Data Security: Part 1

by Michael Lichtenberger

Today’s High-Risk Reality

There is good reason to be invested in the security of credit card data and personal information. Whether inside the storefront or online, data breaches at major retailers, financial centers, and health care establishments are notable and more commonplace.  To avoid the potential fraud liability, some have upgraded to chip & pin, and chip & sign to their point of sale networks–and banks have issued credit and check cards with the latest embedded smart chip.  Retail adoption of EMV compliance, is slow – arguably due to the cost and a lengthy “certification” process for equipment.  To avoid the shift in fraud liability, merchants must upgrade to EMV technology.  Despite a move to a more secure transaction environment, it does not reduce the exposure to fraud for online and card-not-present sales.  Despite these efforts, there is still a level of complacency among small businesses and consumers alike.

Data breaches continue to increase in frequency, and cyber hackers are targeting not just the big box retailers, but now small businesses and even health care providers.  Identity theft and medical fraud by identity theft have arguably become an epidemic. As an owner or executive, there is a growing trend recognizing cyber security a strategic risk to their business.  Technology companies and manufacturers fear that proprietary processes, product specifications, and even client histories could be lost.  Others, such as retailers, banks and financial institutions and health care dread the release of identifiable information of their customers and patients.

According to the Identity Theft Resource Center [ 11/29/2016], there were nearly 1,000 data breaches reported in 2016.  Over 34 million individual records were potentially compromised.

Segment # of Breaches # of Records
Bank/Financial Institutions 42 71,912
Business 409 5,529,046
Education 79 1,033,863
Medical/Health Care 337 14,653,156

The losses from cyber-attacks are expected to quadruple by 2019.  Insured losses and uninsured costs to US businesses were a staggering $100 billion according to a 2013 report by the Wall Street Journal [WSJ Online 7/22/2016 Sioban Gorin.]  The British insurance company Lloyd’s estimated losses in 2015 at $400 billion.  Steve Morgan, a cyber security commentator and contributor to Forbes, believes losses will reach $2 trillion by 2019 [ 1/17/2016.]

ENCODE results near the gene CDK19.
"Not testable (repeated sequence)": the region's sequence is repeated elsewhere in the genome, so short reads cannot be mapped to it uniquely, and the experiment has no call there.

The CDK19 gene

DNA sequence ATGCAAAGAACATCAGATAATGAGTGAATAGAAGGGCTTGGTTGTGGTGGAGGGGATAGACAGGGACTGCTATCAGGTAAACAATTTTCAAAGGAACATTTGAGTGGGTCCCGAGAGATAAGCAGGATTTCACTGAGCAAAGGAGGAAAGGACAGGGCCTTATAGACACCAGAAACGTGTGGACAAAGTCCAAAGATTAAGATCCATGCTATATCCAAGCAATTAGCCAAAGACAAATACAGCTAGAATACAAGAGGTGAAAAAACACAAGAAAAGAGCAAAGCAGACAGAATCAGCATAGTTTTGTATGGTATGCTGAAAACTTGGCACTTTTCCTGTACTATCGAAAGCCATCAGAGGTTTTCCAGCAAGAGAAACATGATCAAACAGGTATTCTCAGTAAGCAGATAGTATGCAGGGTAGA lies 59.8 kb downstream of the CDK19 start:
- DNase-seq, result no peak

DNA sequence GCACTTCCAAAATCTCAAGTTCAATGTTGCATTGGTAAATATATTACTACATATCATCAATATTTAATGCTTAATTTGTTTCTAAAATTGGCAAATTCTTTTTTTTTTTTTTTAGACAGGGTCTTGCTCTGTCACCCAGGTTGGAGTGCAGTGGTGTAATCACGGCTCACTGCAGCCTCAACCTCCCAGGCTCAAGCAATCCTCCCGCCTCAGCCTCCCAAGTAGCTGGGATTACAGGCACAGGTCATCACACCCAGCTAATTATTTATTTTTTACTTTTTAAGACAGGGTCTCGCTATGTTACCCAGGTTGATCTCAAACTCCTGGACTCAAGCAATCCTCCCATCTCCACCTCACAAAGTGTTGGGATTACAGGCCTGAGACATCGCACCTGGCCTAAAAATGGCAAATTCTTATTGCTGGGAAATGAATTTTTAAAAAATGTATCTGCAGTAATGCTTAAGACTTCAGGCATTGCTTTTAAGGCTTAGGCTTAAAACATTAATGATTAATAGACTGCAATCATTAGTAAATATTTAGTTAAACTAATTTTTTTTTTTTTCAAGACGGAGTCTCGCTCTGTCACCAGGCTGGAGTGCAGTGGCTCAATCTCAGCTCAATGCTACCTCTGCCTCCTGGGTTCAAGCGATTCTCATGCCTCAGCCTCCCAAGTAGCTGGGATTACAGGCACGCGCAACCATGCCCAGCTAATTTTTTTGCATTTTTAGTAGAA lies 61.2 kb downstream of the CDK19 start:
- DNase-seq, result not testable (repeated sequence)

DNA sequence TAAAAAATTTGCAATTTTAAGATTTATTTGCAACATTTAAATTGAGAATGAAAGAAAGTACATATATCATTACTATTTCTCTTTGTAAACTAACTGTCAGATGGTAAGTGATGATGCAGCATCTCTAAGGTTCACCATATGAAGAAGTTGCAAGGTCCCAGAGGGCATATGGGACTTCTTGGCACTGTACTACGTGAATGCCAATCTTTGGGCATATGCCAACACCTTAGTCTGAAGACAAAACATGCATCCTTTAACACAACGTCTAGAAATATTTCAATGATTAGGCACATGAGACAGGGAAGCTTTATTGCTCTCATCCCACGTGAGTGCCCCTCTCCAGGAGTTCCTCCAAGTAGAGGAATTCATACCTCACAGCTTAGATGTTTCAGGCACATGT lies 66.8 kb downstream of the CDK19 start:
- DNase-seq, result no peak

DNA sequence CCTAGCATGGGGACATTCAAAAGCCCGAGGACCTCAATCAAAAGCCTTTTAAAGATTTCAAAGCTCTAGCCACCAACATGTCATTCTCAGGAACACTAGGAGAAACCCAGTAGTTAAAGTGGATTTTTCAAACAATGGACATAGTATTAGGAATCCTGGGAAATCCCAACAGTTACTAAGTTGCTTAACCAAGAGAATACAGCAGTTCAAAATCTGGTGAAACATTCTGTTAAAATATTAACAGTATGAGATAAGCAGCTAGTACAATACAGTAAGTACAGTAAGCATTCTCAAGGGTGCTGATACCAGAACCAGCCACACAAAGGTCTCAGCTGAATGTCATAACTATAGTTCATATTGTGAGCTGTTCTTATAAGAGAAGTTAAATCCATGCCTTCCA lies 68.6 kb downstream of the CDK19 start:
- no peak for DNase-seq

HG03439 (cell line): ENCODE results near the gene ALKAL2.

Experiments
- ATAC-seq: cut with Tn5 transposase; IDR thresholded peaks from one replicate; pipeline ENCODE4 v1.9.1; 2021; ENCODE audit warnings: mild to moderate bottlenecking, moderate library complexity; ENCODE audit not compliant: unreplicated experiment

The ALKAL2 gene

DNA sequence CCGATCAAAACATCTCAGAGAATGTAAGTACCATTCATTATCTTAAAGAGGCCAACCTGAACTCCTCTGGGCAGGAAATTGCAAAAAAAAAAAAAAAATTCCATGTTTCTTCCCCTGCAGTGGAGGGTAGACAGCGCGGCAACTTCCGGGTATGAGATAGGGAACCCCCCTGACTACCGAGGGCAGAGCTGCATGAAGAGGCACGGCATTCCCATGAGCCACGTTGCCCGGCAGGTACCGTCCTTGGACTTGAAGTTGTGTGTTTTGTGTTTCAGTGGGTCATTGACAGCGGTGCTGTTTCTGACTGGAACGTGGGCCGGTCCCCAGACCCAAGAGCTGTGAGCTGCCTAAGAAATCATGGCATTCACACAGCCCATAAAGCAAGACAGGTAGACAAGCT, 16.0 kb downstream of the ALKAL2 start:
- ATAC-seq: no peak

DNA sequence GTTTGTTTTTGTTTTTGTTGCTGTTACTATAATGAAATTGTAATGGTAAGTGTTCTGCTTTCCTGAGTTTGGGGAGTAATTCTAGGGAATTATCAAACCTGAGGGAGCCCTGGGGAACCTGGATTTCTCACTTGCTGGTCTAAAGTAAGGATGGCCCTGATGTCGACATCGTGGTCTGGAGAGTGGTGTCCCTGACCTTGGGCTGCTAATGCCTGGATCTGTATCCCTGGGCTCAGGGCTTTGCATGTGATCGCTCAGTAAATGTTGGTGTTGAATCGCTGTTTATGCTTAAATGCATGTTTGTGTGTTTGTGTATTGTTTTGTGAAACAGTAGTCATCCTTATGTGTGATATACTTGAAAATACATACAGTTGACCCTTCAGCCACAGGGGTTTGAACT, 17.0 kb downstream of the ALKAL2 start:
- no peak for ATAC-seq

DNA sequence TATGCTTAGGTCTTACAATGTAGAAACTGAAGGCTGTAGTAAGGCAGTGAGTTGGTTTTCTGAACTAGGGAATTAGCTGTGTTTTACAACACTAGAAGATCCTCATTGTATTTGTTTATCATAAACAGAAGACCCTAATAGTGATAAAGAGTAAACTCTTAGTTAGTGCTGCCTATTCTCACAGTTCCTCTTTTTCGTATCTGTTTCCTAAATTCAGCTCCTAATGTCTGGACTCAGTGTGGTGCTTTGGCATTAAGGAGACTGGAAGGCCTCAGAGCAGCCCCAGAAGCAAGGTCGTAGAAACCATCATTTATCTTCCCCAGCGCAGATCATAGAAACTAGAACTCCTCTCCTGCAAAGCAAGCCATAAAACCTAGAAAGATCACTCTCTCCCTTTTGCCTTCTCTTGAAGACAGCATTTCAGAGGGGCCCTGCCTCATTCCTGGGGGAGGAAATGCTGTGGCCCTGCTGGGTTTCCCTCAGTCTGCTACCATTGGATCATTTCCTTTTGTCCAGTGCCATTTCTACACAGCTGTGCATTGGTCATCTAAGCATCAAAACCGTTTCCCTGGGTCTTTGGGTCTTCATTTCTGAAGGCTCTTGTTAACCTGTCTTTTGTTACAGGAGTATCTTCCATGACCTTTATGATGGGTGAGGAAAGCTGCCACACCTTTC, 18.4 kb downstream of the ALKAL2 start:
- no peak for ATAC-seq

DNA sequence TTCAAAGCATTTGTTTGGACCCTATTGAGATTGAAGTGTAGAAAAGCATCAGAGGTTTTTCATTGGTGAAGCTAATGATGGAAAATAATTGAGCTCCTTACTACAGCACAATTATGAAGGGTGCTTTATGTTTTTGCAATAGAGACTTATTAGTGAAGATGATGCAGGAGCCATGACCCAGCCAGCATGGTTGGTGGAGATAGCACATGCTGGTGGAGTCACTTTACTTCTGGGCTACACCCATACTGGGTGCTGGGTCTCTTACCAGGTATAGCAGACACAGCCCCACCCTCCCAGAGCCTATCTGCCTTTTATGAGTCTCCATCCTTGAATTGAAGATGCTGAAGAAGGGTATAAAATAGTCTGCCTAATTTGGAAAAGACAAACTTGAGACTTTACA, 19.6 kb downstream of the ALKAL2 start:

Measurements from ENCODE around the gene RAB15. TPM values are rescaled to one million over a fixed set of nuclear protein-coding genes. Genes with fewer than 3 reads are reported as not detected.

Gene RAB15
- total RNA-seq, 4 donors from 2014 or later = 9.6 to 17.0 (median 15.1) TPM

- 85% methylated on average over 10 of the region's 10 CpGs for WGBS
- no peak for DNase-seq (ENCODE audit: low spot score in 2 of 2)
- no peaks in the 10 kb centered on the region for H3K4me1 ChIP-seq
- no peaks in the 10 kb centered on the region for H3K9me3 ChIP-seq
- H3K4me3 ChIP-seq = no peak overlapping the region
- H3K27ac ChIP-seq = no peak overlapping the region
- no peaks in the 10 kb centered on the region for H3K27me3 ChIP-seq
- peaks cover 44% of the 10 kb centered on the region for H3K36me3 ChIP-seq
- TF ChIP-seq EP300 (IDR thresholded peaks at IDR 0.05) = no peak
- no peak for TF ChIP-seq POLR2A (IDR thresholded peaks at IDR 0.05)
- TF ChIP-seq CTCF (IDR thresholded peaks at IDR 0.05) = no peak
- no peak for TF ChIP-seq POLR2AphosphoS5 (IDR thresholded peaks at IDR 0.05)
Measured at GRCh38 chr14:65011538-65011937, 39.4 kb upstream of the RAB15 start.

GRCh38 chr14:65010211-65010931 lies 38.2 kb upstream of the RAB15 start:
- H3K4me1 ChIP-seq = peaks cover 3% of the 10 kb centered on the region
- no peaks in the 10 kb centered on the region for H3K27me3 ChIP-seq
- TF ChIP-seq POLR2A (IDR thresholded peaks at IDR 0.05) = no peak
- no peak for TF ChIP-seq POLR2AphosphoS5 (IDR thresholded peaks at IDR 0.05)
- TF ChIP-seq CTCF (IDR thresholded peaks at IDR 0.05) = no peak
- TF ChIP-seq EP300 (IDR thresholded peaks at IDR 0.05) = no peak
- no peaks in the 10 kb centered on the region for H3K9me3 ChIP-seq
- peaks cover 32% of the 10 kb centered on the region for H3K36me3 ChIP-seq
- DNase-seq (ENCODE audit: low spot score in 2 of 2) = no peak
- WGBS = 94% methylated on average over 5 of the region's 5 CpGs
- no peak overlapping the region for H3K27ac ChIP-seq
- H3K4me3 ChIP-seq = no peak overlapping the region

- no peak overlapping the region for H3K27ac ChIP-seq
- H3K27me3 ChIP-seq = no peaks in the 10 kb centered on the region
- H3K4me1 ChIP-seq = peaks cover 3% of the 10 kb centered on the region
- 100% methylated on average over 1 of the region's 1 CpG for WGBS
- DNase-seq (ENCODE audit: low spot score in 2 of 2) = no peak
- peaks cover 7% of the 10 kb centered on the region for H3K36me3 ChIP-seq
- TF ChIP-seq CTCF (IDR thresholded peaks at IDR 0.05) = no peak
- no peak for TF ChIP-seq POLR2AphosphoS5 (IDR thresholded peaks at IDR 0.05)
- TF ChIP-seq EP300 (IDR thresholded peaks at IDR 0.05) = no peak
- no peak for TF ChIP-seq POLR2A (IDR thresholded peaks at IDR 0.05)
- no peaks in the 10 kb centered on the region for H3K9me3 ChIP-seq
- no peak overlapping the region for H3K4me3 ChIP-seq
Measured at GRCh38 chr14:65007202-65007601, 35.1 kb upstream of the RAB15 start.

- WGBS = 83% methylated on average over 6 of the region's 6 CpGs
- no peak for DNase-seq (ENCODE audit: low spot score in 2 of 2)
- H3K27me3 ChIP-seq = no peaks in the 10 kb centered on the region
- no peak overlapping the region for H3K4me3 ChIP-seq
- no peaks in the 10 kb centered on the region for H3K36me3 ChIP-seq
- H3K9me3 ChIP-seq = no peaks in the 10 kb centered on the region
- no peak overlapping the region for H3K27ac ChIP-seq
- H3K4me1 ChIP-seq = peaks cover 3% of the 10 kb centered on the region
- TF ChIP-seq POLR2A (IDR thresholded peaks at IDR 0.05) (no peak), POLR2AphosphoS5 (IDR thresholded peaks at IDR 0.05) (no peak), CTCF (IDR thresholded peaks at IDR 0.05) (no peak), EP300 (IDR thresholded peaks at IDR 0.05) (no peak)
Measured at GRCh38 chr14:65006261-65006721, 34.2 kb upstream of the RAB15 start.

Is Data a Cause for Concern or Cause for Alarm?

Merchants have not totally embraced compliance with Payment Card Industry Data Security Standards [PCI DSS.]  These are a minimum set of requirements and widely accepted policies and procedures.  These are intended to optimize the security of credit and payment cards and protect cardholders against misuse or abuse of their personal information.  PCI DSS is commonly discussed but seldom understood.  Businesses have an incentive to comply: increased risk of a data breach; higher processing charges; and penalties for non-compliance.

Retailers all seem to be collecting data on consumer buying habits.  Company loyalty programs track and record our purchases to predict what, when and how much we may buy – and stock their shelves accordingly.

Of course, this leads to BIG DATA and sales analytics for the company.  There is internal accessibility and potential inappropriate access if there are no safeguards.  More so, multi-store data collection is often done in real time so encryption and external vulnerability must be assessed.

Customer Relationship Management [CRM] and Enterprise Resource Planning [ERP] software come in all sizes and applications.  Complex software and simple, smartphone apps are standard tools that can be accessed through website portals and virtual private networks.  Information is often obtained and transferred by remote access or using personal devices [tablets, smartphones.]  Customer, vendor and third party accessibility could lead to unprotected downloads of your sensitive information.

Cybercrime and the frequency of cyber hacks will no doubt continue to rise in frequency, cost and disruption.  Cyber criminals have become so technologically advanced, that it’s hard for law enforcement to follow any electronic footprint and cyber trail.  Traditional methods may be inadequate and time-consuming. Businesses are reluctant to report cybercrimes despite the law that requires disclosure when personal information is breached.  And, of course, most companies will fear the negative publicity and loss of consumer goodwill.   In many cases, unauthorized computer access may go undetected by the business whose data network has been compromised.  More so, legal issues and legislation have challenged the development of public policy since the internet operates internationally.

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